Bill Hicks Sane Man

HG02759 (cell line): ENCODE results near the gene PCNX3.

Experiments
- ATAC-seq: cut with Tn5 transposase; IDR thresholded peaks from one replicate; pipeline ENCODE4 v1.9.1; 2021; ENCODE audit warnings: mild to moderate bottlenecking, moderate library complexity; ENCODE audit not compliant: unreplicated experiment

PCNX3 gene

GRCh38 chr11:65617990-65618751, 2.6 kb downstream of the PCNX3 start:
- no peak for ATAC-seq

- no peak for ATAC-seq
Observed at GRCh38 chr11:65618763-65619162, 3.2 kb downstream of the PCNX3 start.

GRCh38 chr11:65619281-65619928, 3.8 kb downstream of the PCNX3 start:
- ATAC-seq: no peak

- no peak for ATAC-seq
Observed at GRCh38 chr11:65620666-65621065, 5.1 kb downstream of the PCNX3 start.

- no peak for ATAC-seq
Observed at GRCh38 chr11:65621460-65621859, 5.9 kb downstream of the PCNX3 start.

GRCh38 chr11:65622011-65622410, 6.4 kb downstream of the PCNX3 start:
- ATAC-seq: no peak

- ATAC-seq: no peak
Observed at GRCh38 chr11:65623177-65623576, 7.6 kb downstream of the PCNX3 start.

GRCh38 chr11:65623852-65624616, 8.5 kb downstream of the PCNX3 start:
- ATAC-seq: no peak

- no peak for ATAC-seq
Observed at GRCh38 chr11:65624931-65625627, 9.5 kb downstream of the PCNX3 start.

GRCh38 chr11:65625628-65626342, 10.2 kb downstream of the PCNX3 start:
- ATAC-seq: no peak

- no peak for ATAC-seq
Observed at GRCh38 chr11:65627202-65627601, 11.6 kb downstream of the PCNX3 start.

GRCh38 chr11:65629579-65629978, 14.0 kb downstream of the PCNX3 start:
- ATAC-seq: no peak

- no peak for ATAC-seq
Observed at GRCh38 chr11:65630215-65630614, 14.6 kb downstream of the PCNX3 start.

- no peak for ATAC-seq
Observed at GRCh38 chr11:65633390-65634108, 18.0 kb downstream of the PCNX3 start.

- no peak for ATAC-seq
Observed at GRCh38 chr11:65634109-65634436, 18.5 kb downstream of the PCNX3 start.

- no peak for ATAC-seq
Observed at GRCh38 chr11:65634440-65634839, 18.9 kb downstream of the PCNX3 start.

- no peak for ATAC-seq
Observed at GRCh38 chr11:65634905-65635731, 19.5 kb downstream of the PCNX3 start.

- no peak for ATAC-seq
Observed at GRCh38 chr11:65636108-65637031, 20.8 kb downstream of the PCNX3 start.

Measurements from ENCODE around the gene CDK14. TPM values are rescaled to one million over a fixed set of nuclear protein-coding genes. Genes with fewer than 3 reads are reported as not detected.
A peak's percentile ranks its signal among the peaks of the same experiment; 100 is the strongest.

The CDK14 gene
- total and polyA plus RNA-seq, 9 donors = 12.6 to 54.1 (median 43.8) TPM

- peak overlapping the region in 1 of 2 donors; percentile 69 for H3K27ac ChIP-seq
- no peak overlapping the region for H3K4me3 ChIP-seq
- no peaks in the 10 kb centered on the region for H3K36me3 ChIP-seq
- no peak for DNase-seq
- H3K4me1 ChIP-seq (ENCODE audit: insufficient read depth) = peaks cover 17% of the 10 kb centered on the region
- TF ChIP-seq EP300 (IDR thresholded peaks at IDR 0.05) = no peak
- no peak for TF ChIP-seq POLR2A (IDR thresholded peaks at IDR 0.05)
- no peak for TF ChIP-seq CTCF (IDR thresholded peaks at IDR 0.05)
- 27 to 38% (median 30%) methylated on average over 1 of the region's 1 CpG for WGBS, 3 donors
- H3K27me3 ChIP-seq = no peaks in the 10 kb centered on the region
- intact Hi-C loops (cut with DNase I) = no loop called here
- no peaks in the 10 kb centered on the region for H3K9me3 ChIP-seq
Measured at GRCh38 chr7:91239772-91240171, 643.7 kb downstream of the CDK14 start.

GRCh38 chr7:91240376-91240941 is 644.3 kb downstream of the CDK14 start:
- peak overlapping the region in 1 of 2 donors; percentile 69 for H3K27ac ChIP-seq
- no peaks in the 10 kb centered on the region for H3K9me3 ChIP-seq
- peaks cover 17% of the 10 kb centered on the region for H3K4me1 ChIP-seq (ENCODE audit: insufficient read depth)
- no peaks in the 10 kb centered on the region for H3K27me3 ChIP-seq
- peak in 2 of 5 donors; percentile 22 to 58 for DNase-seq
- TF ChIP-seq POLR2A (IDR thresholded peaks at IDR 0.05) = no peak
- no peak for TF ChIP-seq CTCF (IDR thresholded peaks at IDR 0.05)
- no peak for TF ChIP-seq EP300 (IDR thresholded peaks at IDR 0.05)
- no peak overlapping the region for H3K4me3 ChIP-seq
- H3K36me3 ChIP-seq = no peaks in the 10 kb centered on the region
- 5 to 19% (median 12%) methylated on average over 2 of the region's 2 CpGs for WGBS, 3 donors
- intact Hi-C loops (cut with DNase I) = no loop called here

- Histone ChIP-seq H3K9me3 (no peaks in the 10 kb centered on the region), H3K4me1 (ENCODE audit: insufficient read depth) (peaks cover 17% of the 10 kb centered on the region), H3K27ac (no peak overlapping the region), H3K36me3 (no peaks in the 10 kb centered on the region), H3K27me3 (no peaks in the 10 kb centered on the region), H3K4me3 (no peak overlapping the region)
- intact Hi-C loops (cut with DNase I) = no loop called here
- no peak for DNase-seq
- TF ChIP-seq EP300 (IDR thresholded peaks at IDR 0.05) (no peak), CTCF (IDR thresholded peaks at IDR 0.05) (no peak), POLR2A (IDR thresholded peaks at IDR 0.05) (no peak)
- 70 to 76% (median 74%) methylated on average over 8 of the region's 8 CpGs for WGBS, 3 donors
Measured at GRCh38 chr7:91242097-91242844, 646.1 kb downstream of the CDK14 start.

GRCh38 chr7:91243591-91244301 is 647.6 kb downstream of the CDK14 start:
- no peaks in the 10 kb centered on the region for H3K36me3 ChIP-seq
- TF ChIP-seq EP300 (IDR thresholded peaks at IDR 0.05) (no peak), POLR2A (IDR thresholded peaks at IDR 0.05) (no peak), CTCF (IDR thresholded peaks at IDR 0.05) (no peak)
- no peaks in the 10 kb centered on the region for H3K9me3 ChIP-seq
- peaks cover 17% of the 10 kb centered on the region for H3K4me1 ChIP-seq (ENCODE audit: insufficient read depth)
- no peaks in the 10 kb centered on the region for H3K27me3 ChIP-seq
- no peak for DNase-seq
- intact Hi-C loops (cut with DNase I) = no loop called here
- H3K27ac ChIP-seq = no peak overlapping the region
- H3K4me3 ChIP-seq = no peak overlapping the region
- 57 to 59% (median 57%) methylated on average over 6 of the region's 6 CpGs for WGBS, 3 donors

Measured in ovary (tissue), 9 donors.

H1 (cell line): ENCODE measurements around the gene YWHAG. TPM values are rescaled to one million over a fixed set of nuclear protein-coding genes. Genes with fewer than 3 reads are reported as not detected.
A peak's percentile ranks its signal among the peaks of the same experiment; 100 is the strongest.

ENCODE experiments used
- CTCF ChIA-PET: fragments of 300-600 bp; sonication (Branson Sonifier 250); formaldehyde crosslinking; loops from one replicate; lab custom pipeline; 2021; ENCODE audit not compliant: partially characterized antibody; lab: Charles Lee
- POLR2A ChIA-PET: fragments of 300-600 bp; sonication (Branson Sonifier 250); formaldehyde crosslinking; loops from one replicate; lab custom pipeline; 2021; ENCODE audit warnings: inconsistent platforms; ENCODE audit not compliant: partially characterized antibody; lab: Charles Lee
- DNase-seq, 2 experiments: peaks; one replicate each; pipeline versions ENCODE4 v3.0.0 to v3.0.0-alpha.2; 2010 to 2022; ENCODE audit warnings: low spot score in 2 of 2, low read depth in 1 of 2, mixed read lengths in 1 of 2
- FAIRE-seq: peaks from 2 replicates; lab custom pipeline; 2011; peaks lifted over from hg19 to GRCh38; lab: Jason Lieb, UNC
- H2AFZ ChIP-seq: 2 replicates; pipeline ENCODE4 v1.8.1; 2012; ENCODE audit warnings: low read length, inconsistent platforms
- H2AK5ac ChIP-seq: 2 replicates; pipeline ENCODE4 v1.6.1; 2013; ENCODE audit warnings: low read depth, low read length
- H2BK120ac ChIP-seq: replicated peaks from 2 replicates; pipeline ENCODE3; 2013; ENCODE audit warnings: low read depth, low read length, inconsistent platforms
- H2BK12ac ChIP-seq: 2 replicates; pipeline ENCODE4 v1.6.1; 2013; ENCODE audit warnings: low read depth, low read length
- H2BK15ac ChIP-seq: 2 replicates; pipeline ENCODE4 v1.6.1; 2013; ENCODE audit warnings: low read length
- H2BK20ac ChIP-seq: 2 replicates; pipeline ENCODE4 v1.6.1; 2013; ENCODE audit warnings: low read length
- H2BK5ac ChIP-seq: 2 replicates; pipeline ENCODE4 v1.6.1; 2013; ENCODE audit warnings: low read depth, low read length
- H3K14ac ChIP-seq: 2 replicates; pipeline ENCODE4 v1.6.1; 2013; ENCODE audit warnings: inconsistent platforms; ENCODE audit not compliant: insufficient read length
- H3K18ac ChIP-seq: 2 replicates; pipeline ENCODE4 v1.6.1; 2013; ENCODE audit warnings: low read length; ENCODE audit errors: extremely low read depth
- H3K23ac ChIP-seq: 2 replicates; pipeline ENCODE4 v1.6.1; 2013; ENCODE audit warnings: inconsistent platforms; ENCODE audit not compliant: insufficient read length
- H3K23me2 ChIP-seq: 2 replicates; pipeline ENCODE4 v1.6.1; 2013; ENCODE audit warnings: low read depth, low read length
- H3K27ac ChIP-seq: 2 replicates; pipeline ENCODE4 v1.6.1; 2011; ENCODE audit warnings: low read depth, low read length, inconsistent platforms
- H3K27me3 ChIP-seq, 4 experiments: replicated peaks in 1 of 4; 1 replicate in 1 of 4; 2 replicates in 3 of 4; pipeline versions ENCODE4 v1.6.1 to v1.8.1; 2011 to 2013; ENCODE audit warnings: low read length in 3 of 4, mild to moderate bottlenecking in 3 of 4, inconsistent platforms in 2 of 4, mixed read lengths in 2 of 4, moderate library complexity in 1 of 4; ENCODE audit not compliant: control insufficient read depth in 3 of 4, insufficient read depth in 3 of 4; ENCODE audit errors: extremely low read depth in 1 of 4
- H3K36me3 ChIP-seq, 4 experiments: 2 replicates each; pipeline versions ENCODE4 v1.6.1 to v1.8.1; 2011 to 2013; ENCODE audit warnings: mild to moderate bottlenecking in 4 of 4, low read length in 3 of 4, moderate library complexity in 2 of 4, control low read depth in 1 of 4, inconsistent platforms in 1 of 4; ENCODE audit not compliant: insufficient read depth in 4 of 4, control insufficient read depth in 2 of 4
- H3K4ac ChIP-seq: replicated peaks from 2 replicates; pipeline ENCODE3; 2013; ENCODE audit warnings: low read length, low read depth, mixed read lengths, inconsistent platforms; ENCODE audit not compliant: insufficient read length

This collection has tremendous historical relevance for fans of the late Bill Hicks but it's also a revelatory look at a comic genius coming into his own. Sane Man was filmed by Hicks's friends at a Houston comedy club in 1989 before he'd recorded his first album, Dangerous. As the first complete Hicks performance ever recorded, it was meant to serve as a primer to get the comedian an HBO special and more national exposure. It might consist of tangential art-film footage and low-budget production values (the extended version offered here sounds better and is less grainy than the original), but they don't hinder Hicks's remarkable, finely tuned material. A newly sober Hicks is a whirling dervish of pointed, comedic observations, stalking the stage and essentially whipping his audience with his prescient material. A hopeless, left-leaning optimist at heart, Hicks's sardonic take on America reveals the emotional, embittered psyche of a pissed off global citizen. Here he's still fine-tuning bits on the hypocrisy of Reagan's "War on Drugs" and the fact that people like John Lennon and Gandhi are murdered while George Michael and Debbie Gibson thrive. Michael comes up again during Hicks's rants about consumerism and mall culture, where he mocks the Wham! singer's Diet Coke commercials, arguing that real rock stars like Keith Moon and Jimi Hendrix would never sell their souls that way. This edition also includes previously unseen footage from Hicks's time as a "Houston Outlaw" (with Sam Kinison), which showcases the genesis of his style and act. Sane Man is a must-have for Hicks aficionados and fans of groundbreaking comedy. Plus: Outtakes, Story of Sane Man, biography, interactive discography, more. (Ryko)